• Court of Appeal of Florida (US)
    • 9 d4 Maio d4 1991
    ...rather, the court is bound to affirm his decision when, as here, it has a record basis. See Cuccarollo v. Gulf Coast Bldg. Contractors, 500 So.2d 547 (Fla. 1st DCA 1986), quoting, Swanigan v. Dobbs House, 442 So.2d 1026 (Fla. 1st DCA 1983). The claimant's final contention that a remand is n......
  • Thompson v. City of Jacksonville, No. 92-3783
    • United States
    • Court of Appeal of Florida (US)
    • 4 d3 Janeiro d3 1995
    ...real, the discrepancy lacks significance in light of the judge's finding of no causation. See Cuccarollo v. Gulf Coast Bldg. Contractors, 500 So.2d 547, 548 (Fla. 1st DCA 1986) (ruling on a permanent impairment rating "is unnecessary in view of the determination that there was no causal con......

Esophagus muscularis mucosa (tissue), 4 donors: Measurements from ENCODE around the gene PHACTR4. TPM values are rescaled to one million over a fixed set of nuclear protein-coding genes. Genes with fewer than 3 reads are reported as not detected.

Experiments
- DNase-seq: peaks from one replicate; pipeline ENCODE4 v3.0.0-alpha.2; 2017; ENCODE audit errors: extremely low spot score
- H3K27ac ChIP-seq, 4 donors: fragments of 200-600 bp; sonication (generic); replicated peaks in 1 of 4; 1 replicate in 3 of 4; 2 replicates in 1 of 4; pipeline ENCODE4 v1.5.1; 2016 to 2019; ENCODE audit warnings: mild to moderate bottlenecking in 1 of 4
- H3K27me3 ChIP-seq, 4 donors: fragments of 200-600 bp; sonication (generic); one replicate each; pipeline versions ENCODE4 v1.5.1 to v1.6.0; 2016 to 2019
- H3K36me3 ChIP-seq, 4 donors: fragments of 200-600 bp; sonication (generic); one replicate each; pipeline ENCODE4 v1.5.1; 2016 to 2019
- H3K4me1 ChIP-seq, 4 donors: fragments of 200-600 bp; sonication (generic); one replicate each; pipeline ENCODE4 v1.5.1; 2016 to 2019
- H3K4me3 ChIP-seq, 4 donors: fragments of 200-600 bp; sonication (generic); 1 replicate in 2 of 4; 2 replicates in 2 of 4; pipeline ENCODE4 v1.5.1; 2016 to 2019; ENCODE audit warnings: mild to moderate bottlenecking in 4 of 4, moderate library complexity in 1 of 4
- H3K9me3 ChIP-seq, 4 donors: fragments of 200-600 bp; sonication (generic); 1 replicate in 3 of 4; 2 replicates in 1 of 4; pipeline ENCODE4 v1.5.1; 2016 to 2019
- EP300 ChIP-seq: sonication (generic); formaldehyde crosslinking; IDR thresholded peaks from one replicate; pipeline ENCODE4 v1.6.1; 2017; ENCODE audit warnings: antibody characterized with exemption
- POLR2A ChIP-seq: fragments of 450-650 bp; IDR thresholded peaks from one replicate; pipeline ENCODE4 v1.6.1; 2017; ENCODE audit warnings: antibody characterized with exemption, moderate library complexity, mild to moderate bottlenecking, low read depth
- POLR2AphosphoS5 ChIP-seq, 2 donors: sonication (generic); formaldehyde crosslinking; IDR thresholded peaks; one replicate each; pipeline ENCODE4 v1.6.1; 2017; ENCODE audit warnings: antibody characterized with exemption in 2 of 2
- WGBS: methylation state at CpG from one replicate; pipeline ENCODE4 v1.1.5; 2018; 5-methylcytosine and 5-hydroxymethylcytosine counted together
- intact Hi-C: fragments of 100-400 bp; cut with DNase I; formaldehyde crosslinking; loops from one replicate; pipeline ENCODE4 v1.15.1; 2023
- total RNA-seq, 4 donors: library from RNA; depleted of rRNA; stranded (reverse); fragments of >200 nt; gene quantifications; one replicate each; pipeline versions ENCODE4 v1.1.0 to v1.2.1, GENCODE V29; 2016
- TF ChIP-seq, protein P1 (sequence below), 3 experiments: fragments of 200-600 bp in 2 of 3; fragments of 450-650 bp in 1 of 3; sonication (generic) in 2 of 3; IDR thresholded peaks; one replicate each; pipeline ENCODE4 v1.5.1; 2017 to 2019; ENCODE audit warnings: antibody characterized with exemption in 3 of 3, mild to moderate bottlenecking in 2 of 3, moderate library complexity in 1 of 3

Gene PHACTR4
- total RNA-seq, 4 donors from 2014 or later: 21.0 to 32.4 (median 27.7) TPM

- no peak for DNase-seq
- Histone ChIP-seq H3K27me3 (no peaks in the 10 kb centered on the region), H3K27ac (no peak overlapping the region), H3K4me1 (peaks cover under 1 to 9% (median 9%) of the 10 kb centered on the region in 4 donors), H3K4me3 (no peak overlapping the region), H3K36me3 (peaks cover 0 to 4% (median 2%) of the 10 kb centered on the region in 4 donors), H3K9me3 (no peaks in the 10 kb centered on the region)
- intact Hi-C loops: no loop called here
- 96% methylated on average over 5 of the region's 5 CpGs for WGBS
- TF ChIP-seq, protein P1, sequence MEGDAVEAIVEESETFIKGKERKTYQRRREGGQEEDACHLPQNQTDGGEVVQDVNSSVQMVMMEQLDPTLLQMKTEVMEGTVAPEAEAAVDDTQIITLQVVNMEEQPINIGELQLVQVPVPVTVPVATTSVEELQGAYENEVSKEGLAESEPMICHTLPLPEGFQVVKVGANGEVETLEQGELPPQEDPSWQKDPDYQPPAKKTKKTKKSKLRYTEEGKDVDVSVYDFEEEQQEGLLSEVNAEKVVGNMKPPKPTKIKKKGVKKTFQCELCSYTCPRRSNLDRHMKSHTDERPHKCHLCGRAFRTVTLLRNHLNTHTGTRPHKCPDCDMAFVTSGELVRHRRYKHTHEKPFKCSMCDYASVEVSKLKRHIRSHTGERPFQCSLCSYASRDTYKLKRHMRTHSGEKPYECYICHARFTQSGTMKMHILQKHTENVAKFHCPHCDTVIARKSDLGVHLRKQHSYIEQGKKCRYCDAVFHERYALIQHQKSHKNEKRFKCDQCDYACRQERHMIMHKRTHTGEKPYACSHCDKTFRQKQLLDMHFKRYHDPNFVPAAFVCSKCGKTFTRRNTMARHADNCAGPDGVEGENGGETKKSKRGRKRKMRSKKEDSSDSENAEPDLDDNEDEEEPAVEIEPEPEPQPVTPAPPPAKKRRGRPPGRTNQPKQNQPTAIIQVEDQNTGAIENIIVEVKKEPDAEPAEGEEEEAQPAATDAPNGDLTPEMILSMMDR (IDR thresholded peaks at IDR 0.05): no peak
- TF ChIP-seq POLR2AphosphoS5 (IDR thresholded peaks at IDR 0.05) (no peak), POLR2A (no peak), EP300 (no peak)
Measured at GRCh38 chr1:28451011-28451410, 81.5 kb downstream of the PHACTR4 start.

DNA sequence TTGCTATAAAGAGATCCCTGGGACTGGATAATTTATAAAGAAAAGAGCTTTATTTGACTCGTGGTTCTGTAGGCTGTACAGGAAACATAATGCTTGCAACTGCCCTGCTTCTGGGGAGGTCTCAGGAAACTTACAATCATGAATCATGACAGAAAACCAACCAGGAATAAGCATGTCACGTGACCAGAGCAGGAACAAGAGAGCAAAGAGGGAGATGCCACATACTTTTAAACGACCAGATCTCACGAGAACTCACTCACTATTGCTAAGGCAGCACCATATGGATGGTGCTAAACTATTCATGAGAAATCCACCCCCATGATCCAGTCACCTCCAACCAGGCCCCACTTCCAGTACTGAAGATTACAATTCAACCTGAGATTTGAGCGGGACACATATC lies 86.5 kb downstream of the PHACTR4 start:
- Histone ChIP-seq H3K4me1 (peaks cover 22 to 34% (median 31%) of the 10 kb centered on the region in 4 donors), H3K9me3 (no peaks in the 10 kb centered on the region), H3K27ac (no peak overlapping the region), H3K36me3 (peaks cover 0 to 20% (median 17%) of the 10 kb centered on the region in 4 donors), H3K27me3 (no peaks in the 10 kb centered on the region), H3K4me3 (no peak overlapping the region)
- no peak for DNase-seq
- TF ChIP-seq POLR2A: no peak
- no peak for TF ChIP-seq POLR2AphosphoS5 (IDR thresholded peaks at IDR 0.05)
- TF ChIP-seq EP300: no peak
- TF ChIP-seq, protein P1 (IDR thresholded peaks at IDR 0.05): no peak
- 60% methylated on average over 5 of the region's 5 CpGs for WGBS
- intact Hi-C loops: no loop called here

• WPOM Partners v. Lovell, No. 91-3336
    • United States
    • Court of Appeal of Florida (US)
    • 30 d1 Agosto d1 1993
    ...attributable to economic conditions, and for this reason, among others, the decision in Cuccarollo v. Gulf Coast Building Contractors, 500 So.2d 547 (Fla. 1st DCA 1986), is distinguishable from this Page 804 The parties agreed that determination of the amounts of wage loss benefits payable ......